Shortly after the ruling, Salt & Straw had its initial plan in place. For now, it expects to pay for abortion-related travel outright rather than through insurance.
“(Employees) would actually call into a hotline number that we have set up that would go directly to HR,” said Woodruff.
The company’s goal is to start booking travel and lodging within 48 hours of an employee’s request — paying in advance, rather than reimbursing expenses as other businesses have promised.
Woodruff said many workers in the service industry don’t have the cash to travel to another state, even if they’re reimbursed later.
“In many cases, our front line is struggling to go to school and work part-time,” he said. “And to have an emergency fund of $1,000 or even $500 is more rare than you would imagine.”
Even if travel reimbursement were possible through Salt & Straw’s health insurance, there’s an access problem. Some part-time staff doesn’t work enough hours to get health coverage. Malek, the CEO, wants the abortion-travel benefit to be available to everyone.
Salt & Straw plans to shop supplemental insurance policies it hopes all employees could get. But Woodruff said options aren’t available yet for a company their size.
Oregon businesses wary of legal threats from other states
Looming over all of this are the legal risks.
States could also pursue criminal liability down the road. Some conservative lawmakers already plan to target out-of-state employers.
A group of Texas legislators told Lyft in May that it will introduce legislation barring corporations from doing business in Texas if they pay for employees to travel out of state for abortions.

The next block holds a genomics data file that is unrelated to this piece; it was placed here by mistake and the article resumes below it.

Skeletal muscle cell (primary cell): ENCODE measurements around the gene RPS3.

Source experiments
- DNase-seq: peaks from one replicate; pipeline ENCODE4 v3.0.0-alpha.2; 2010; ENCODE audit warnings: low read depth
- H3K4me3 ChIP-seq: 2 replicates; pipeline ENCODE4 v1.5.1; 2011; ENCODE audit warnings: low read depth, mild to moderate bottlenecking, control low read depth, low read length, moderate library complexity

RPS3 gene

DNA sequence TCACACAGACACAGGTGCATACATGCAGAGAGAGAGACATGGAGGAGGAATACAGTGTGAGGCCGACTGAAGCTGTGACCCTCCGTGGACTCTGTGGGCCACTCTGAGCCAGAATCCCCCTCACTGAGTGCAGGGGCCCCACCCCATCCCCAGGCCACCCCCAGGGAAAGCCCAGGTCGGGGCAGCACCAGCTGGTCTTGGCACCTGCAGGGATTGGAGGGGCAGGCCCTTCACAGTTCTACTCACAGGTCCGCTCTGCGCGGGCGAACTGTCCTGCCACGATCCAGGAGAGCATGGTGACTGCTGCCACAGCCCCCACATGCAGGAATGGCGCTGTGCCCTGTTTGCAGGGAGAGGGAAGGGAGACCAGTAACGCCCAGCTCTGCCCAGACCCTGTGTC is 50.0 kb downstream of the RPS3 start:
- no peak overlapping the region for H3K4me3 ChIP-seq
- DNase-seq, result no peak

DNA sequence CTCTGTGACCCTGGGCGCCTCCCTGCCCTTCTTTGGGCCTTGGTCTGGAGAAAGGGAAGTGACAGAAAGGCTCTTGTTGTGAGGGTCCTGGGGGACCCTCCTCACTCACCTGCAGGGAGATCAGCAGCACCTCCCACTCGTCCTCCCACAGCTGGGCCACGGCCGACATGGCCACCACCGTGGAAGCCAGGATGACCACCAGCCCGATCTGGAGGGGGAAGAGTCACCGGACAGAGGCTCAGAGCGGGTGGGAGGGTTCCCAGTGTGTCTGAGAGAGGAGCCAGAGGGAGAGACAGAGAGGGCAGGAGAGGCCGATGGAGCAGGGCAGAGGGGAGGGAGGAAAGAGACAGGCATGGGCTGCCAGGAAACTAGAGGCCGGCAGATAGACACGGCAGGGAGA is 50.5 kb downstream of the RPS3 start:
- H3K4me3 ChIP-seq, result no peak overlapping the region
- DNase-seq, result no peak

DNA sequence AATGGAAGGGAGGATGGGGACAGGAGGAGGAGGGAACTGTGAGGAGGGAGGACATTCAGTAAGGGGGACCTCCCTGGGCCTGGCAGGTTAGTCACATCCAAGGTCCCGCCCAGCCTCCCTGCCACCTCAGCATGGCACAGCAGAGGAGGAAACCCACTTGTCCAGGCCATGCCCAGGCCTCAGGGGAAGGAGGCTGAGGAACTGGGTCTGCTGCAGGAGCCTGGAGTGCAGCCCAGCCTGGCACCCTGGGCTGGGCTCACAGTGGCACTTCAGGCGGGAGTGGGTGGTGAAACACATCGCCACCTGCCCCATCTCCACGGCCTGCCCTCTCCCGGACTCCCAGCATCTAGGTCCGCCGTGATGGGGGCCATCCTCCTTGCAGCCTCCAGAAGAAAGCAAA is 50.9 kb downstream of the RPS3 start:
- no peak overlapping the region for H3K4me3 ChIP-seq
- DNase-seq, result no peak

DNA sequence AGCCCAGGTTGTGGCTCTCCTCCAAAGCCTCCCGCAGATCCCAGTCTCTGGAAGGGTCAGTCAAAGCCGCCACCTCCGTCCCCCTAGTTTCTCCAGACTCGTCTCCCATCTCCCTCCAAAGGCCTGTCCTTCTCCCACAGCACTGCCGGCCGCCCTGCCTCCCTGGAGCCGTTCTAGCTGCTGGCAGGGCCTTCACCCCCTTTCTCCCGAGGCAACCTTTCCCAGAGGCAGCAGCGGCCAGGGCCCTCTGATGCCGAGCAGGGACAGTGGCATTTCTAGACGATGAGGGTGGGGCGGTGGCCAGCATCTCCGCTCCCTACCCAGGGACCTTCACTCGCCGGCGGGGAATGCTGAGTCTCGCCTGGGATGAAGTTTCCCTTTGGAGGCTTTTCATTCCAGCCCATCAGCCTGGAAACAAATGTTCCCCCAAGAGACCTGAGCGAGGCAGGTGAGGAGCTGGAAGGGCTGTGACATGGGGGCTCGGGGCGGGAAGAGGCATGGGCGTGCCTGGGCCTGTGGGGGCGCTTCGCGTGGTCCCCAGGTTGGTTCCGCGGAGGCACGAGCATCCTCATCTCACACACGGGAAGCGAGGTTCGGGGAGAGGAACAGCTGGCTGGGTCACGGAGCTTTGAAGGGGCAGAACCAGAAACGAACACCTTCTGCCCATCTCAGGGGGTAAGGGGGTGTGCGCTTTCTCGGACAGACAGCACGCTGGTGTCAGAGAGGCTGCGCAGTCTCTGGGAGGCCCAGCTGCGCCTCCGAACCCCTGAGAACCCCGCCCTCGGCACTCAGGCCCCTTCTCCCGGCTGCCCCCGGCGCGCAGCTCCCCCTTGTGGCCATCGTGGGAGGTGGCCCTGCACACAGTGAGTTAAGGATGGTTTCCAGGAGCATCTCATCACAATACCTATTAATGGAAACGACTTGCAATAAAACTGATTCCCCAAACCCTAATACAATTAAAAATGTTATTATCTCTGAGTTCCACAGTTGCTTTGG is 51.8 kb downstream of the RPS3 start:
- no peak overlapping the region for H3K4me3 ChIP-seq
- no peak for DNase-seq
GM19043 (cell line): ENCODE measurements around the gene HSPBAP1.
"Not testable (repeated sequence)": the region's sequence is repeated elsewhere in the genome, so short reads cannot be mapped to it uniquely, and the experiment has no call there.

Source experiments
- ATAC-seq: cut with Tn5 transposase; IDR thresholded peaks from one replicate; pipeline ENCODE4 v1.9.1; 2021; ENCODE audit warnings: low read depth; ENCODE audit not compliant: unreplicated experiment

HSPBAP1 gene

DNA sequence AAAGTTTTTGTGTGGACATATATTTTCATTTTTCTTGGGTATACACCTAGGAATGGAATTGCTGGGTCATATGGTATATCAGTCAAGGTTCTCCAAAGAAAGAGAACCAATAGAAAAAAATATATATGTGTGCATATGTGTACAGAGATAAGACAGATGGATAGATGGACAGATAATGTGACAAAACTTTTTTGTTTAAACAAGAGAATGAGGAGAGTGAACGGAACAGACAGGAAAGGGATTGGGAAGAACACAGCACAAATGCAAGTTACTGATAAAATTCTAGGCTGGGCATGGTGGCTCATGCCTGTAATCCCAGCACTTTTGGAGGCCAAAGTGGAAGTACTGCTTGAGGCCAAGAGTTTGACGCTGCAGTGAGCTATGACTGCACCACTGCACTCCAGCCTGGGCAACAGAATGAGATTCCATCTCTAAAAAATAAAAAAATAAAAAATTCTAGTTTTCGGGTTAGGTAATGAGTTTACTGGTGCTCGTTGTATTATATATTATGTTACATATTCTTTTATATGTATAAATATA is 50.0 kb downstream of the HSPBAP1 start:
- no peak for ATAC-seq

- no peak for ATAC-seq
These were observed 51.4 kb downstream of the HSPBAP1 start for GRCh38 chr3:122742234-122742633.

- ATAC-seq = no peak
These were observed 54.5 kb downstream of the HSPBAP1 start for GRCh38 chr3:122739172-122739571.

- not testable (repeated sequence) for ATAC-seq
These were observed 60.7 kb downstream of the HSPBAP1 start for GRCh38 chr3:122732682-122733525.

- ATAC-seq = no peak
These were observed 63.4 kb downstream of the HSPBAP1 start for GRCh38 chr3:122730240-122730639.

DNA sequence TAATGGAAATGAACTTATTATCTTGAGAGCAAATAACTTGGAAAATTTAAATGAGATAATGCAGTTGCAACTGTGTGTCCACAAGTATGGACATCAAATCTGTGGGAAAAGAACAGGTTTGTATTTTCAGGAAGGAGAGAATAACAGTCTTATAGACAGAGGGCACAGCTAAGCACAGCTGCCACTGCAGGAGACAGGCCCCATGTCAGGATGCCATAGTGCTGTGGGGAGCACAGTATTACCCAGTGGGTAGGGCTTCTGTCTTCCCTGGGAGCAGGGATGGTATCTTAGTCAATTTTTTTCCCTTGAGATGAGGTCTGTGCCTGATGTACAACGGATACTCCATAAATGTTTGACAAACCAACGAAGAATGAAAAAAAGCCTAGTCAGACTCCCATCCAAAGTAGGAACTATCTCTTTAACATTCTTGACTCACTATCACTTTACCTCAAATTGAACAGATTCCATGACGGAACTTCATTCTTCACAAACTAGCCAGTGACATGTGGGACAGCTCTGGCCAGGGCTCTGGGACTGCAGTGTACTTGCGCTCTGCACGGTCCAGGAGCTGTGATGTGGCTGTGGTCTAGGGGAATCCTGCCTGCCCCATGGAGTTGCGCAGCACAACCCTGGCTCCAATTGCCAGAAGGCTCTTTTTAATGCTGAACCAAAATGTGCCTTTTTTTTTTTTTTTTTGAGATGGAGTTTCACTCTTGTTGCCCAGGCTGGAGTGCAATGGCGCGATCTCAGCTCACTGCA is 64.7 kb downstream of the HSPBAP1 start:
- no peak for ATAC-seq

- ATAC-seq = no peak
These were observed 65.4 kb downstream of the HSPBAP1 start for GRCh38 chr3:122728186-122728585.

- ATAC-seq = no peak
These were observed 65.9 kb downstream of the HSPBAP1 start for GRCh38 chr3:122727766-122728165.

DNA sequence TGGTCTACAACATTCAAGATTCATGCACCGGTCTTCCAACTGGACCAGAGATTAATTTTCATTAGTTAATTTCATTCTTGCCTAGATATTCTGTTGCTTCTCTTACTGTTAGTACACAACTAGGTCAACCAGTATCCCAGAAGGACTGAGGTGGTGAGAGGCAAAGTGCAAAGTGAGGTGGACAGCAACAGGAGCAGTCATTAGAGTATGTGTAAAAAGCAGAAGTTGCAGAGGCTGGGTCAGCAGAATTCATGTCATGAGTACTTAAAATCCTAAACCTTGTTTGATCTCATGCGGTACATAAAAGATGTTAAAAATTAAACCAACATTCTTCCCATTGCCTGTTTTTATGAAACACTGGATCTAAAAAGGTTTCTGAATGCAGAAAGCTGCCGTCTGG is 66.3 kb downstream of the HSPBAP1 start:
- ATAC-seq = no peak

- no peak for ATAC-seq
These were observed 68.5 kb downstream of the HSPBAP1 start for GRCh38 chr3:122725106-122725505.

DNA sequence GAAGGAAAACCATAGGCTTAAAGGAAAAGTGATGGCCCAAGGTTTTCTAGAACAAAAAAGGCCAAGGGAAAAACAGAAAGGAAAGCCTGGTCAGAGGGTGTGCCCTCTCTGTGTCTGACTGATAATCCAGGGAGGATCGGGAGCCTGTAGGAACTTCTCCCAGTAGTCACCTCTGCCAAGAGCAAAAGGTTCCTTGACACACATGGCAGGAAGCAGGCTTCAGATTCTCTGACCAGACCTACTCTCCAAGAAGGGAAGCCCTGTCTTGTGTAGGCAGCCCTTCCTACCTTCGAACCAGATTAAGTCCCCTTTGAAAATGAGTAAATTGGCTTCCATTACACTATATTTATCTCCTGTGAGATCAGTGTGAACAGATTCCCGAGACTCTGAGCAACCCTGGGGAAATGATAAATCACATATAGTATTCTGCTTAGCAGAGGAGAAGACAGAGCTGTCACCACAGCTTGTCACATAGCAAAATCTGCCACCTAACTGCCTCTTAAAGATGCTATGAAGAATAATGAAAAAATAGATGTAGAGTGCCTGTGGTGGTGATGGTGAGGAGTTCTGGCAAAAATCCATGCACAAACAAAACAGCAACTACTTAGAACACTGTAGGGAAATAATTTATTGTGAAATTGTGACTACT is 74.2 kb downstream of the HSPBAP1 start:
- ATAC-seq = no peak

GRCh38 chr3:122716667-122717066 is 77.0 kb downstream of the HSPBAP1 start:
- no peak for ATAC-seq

Their proposal would also impose felony liability on executives of public companies that pay for elective abortions — or travel — without the unanimous consent of shareholders. Intel, Nike, Adidas and Columbia Sportswear are all public companies with thousands of Texas employees between them.
It’s unclear how much support these Texas lawmakers have for their plan.
There are also constitutional questions about how far states like Texas can extend their reach beyond state lines.
“I think there’s a big difference between the risk of getting sued and the risk of these laws actually standing up in court,” said Sarah Ames Benedict, a Portland-based employment litigator at Davis Wright Tremaine LLP. The firm’s clients include large businesses navigating these issues. (It also provides outside counsel to OPB.)
Gov. Kate Brown and other West Coast governors have pledged to protect residents targeted by other states for helping people access legal abortions in Oregon, Washington or California. That includes refusing to extradite residents facing criminal prosecution in other states.
“There’s a variety of different challenges that we know are coming for these state laws. It doesn’t mean, though, that the state can’t try to make an example of any one particular company,” Ames Benedict said.
Both Wyld and Salt & Straw say their leadership is committed to figuring this out, even if the legal landscape is fraught.
“I am from Texas originally. My family lives in Texas,” said Woodruff of Salt & Straw. “And I was having this conversation with my mother-in-law, how scary this is. The threats of actually helping someone get the care that they need.”
He said it was important for Salt & Straw to quickly tell employees where it stood. Now, it must build the landing gear while the plane’s in mid-air.